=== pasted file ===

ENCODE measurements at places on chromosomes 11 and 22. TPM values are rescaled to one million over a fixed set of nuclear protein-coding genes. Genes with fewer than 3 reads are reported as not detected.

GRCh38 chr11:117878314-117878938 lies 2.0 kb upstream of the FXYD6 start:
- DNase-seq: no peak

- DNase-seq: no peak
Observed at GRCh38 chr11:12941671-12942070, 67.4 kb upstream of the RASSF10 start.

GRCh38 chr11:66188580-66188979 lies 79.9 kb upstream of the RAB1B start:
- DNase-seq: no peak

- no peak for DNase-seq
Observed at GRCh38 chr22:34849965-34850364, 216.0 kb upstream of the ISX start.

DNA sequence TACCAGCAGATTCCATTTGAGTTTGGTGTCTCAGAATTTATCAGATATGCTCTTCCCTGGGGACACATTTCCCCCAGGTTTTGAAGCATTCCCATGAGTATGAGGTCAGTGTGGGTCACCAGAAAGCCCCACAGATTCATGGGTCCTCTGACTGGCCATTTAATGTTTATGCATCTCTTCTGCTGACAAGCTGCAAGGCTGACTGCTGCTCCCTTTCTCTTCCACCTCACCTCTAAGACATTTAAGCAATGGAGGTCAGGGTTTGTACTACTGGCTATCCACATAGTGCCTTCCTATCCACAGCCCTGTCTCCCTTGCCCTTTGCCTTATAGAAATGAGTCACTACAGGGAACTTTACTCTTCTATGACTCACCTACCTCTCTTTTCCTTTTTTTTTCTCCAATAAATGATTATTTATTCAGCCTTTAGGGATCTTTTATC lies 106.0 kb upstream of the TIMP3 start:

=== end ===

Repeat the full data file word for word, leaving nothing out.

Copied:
ENCODE measurements at places on chromosomes 11 and 22. TPM values are rescaled to one million over a fixed set of nuclear protein-coding genes. Genes with fewer than 3 reads are reported as not detected.

GRCh38 chr11:117878314-117878938 lies 2.0 kb upstream of the FXYD6 start:
- DNase-seq: no peak

- DNase-seq: no peak
Observed at GRCh38 chr11:12941671-12942070, 67.4 kb upstream of the RASSF10 start.

GRCh38 chr11:66188580-66188979 lies 79.9 kb upstream of the RAB1B start:
- DNase-seq: no peak

- no peak for DNase-seq
Observed at GRCh38 chr22:34849965-34850364, 216.0 kb upstream of the ISX start.

DNA sequence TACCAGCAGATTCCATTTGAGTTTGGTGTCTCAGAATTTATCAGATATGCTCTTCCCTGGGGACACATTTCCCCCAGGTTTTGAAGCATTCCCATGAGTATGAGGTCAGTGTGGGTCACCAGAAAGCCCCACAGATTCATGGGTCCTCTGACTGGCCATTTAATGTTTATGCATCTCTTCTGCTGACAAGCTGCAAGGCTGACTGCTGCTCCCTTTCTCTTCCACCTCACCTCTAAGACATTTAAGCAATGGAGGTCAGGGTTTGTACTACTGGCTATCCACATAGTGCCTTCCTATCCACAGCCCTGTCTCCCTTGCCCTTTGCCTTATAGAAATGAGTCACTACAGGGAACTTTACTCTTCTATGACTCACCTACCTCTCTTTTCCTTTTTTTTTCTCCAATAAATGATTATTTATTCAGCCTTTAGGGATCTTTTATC lies 106.0 kb upstream of the TIMP3 start: